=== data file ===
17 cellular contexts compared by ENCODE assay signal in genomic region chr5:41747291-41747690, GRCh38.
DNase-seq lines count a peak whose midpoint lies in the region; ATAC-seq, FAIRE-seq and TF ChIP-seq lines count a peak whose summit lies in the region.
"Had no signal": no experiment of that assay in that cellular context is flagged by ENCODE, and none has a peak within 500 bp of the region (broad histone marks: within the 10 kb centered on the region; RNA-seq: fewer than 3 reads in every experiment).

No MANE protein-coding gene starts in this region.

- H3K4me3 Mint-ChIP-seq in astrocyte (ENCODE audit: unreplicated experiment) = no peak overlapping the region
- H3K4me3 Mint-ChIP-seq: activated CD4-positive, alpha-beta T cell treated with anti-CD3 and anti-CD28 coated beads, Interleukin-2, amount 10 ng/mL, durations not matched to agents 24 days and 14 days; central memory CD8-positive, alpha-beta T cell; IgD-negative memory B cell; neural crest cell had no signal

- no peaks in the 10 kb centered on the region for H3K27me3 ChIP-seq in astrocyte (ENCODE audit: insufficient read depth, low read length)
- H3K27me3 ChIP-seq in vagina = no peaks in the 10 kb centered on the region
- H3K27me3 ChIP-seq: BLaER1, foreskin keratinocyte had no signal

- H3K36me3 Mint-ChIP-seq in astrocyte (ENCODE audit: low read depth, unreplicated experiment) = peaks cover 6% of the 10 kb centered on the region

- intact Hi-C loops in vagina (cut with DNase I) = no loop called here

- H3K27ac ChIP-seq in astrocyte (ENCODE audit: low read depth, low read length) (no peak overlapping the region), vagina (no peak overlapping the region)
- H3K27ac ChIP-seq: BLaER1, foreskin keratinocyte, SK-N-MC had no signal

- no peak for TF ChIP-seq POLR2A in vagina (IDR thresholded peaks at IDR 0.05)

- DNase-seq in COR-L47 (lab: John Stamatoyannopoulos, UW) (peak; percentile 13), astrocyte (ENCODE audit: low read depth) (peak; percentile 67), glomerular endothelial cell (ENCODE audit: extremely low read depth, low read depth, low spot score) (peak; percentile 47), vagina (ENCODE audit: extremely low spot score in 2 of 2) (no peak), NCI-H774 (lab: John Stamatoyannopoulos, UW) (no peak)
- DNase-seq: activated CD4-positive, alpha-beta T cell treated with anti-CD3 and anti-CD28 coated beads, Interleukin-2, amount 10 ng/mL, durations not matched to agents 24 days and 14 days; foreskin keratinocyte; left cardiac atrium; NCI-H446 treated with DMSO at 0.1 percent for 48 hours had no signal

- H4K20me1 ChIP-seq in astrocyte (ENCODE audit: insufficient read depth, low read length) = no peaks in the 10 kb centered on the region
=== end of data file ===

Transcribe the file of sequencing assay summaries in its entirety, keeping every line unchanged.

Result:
17 cellular contexts compared by ENCODE assay signal in genomic region chr5:41747291-41747690, GRCh38.
DNase-seq lines count a peak whose midpoint lies in the region; ATAC-seq, FAIRE-seq and TF ChIP-seq lines count a peak whose summit lies in the region.
"Had no signal": no experiment of that assay in that cellular context is flagged by ENCODE, and none has a peak within 500 bp of the region (broad histone marks: within the 10 kb centered on the region; RNA-seq: fewer than 3 reads in every experiment).

No MANE protein-coding gene starts in this region.

- H3K4me3 Mint-ChIP-seq in astrocyte (ENCODE audit: unreplicated experiment) = no peak overlapping the region
- H3K4me3 Mint-ChIP-seq: activated CD4-positive, alpha-beta T cell treated with anti-CD3 and anti-CD28 coated beads, Interleukin-2, amount 10 ng/mL, durations not matched to agents 24 days and 14 days; central memory CD8-positive, alpha-beta T cell; IgD-negative memory B cell; neural crest cell had no signal

- no peaks in the 10 kb centered on the region for H3K27me3 ChIP-seq in astrocyte (ENCODE audit: insufficient read depth, low read length)
- H3K27me3 ChIP-seq in vagina = no peaks in the 10 kb centered on the region
- H3K27me3 ChIP-seq: BLaER1, foreskin keratinocyte had no signal

- H3K36me3 Mint-ChIP-seq in astrocyte (ENCODE audit: low read depth, unreplicated experiment) = peaks cover 6% of the 10 kb centered on the region

- intact Hi-C loops in vagina (cut with DNase I) = no loop called here

- H3K27ac ChIP-seq in astrocyte (ENCODE audit: low read depth, low read length) (no peak overlapping the region), vagina (no peak overlapping the region)
- H3K27ac ChIP-seq: BLaER1, foreskin keratinocyte, SK-N-MC had no signal

- no peak for TF ChIP-seq POLR2A in vagina (IDR thresholded peaks at IDR 0.05)

- DNase-seq in COR-L47 (lab: John Stamatoyannopoulos, UW) (peak; percentile 13), astrocyte (ENCODE audit: low read depth) (peak; percentile 67), glomerular endothelial cell (ENCODE audit: extremely low read depth, low read depth, low spot score) (peak; percentile 47), vagina (ENCODE audit: extremely low spot score in 2 of 2) (no peak), NCI-H774 (lab: John Stamatoyannopoulos, UW) (no peak)
- DNase-seq: activated CD4-positive, alpha-beta T cell treated with anti-CD3 and anti-CD28 coated beads, Interleukin-2, amount 10 ng/mL, durations not matched to agents 24 days and 14 days; foreskin keratinocyte; left cardiac atrium; NCI-H446 treated with DMSO at 0.1 percent for 48 hours had no signal

- H4K20me1 ChIP-seq in astrocyte (ENCODE audit: insufficient read depth, low read length) = no peaks in the 10 kb centered on the region